Analysis
Matthew Mallon Oriena Vuong Daniel Trewartha

Who Is Our Next Premier?

A little number-crunching reveals our next leader, way ahead of all that "voting"

Former premier Nick Sibbeston might not have been Mr. Perfect per say, but he’s certainly Mr. Average – for an NWT premier, at least.

A typical NWT premier, according to our data dive is male, of Indigenous background (only two — George Braden and Dennis Patterson — have been non-Indigenous), represents a region from South Great Slave, is married, and is younger than the national norm for political careers. Of the 11 premiers since 1980 so far, Nick Sibbeston is the previous office-holder who most closely aligned with this common profile. 

Of the possible future premiers floating around the political scene, the candidate who most closely fits this profile is Jackson Lafferty, currently Speaker of the Legislative Assembly. How do we figure that out? The in-no-way wildly speculative answer lies below;

(And ahoy, history buffs, just to be clear: the very first NWT premier, technically, was Frederick Haultain — an English-born lawyer who contributed to the creation of Alberta and Saskatchewan, and held the title informally from 1897 until 1905 — but it wasn’t until 1994 that the contemporary title of premier was used officially, replacing the term “Government Leader” retroactively back to George Braden's term in office.)

Here are the modern premiers of the NWT, in chronological order: 

George Braden — 1980 - 1984
Richard Nerysoo — 1984 - 1985
Nick Sibbeston — 1985 - 1987
Dennis Patterson  1987- 1991
Nellie Cournoyea — 1991 - 1995
Donny Morin 1995 - 1998
Jim Antoine 1998 - 2000
Stephen Kakfwi — 2000 - 2003
Joe Handley — 2003 - 2007
Floyd Roland — 2007 - 2011
Bob McCleod - 2011 - Present

Premiers are generally getting older. While the average age at taking office is still 45, the premiership once veered much younger — Richard Nerysoo was elected at the age of 31 in 1984. After him, most premiers were over 40 years old when elected, with Joe Handley being the oldest premier at 60. This is either a sign that our political scene is maturing, or becoming increasingly sclerotic. At any rate, Lafferty turns 47 in October of this year, well within range. 

Incidentally,  a solid majority of our premiers have been homegrown. Seventy-three percent were born in the NWT, leaving three from out-of-territory, specifically: George Braden (Rosthern, Saskatchewan), Dennis Patterson (Vancouver, BC) and Joe Handley (Meadow Lake, Saskatchewan). Lafferty was born in Gamètì.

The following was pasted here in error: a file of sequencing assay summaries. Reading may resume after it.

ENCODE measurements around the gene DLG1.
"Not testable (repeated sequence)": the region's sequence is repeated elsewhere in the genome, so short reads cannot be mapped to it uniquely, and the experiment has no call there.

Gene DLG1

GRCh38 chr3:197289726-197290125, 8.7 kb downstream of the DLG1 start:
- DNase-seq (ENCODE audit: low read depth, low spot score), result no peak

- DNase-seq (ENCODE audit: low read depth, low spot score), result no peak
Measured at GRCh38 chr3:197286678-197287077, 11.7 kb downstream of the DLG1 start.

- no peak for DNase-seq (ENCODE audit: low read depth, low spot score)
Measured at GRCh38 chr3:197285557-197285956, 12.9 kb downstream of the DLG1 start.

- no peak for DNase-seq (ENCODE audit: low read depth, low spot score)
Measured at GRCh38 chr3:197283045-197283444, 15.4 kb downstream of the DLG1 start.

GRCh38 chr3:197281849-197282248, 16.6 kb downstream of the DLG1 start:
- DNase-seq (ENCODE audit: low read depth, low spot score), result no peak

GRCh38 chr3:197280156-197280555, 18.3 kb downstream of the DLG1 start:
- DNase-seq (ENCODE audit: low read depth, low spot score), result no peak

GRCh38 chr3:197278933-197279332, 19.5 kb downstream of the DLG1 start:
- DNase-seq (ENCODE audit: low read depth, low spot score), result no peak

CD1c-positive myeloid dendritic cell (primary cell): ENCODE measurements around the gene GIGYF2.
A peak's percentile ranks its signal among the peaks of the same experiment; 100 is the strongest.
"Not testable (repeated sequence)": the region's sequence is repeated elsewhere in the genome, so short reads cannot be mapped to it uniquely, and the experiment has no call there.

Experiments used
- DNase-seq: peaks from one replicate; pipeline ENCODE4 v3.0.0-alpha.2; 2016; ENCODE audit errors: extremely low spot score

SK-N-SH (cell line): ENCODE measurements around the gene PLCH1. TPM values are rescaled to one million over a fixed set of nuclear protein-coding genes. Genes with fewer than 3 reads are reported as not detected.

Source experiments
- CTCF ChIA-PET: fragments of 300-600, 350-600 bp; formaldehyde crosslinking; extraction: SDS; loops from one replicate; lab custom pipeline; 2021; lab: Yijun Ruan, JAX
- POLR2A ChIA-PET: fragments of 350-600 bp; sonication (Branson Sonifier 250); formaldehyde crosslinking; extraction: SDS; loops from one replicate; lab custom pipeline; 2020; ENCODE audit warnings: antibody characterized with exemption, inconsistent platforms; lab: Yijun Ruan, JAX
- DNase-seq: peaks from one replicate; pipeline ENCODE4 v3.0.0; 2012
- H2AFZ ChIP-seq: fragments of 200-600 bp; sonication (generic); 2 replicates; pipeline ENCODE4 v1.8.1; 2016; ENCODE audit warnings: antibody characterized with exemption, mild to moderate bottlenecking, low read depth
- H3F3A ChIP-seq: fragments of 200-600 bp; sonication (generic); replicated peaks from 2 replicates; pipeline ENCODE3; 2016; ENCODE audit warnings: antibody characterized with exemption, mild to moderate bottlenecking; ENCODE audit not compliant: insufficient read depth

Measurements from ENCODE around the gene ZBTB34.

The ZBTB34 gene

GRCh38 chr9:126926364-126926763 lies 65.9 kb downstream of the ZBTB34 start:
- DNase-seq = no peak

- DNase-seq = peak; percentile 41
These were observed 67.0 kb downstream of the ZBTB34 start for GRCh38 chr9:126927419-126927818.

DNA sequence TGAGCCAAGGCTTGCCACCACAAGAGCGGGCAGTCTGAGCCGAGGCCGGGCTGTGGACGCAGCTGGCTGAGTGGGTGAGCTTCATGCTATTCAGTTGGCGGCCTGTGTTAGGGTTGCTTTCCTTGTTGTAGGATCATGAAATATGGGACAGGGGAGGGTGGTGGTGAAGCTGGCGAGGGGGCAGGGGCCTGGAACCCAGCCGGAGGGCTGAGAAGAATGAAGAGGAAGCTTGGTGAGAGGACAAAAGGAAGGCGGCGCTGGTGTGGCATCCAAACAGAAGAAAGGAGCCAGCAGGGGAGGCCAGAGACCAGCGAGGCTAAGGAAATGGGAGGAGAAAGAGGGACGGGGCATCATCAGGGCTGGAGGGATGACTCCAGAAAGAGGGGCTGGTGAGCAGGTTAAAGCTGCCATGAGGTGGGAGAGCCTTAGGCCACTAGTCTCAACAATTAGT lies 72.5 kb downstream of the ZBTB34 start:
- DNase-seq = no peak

A majority of NWT premiers also came from political backgrounds before entering office. Five out of the 11 came to the office as politicians or politically engaged citizens, while the rest were in fields such as business, law, or from the ranks of the bureaucracy. Most continued in politics or entered business after they left office. Lafferty has been in the legislative assembly since a hotly-contested 2005 by-election. Before that? Well, here's his official bio: 

"Prior to being elected to the 15th Assembly, Mr. Lafferty worked as a Superintendent of Participation Agreements with Diavik Diamond Mines Inc. His other previous work experience includes: Community Development & Empowerment Coordinator for the Government of the Northwest Territories, Administrator for the Rae-Edzo School Society, Assistant Manager for the Rae-Edzo Dene Band Development Corporation, and Community Liaison for Diavik Diamond Mines Inc."

Another huge factor Lafferty has going for him, despite the fact that it's 2016? He's a man.

It’s no shocker that most NWT premiers have been male — with the notable exception of Nellie Cournoyea, the first and only female premier so far, from 1991-1995. No shocker, but still, not right. The issue of gender inequity in politics is made especially stark at the level of premier, but it's endemic throughout NWT politics. 

A record 10 female candidates ran for MLA in last year's election, but only two made it in to the 19-member assembly on voting day: "Things are particularly bleak for indigenous women from the smaller communities," Laura Busch wrote for EDGE in the 2015 election aftermath. "There has not been a female MLA elected outside of Yellowknife and Hay River since Manitok Catherine Thompson from Rankin Inlet represented the Aivillik riding after the 1995 election — before the Northwest Territories split from Nunavut. To find an example from a region still part of the NWT, we must go back to 1991, when Nellie Cournoyea became the second female premier in Canadian history."

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Lafferty was in fact, hotly tipped the become premier after the 2015 elections, but ended up not challenging for the office — in a decision that was most likely in no way connected to any kind of intense behind-the-scenes horse-wrangling and favour-trading — leaving current office-holder Bob McLeod to an unprecedented second term. Unless McLeod decides to make himself Dear Eternal Supreme Leader anytime soon, or the territory's political gender imbalance rights itself drastically, Lafferty looks like a lock. At least, statistically speaking. Unless Alfred Moses gets married, anyway.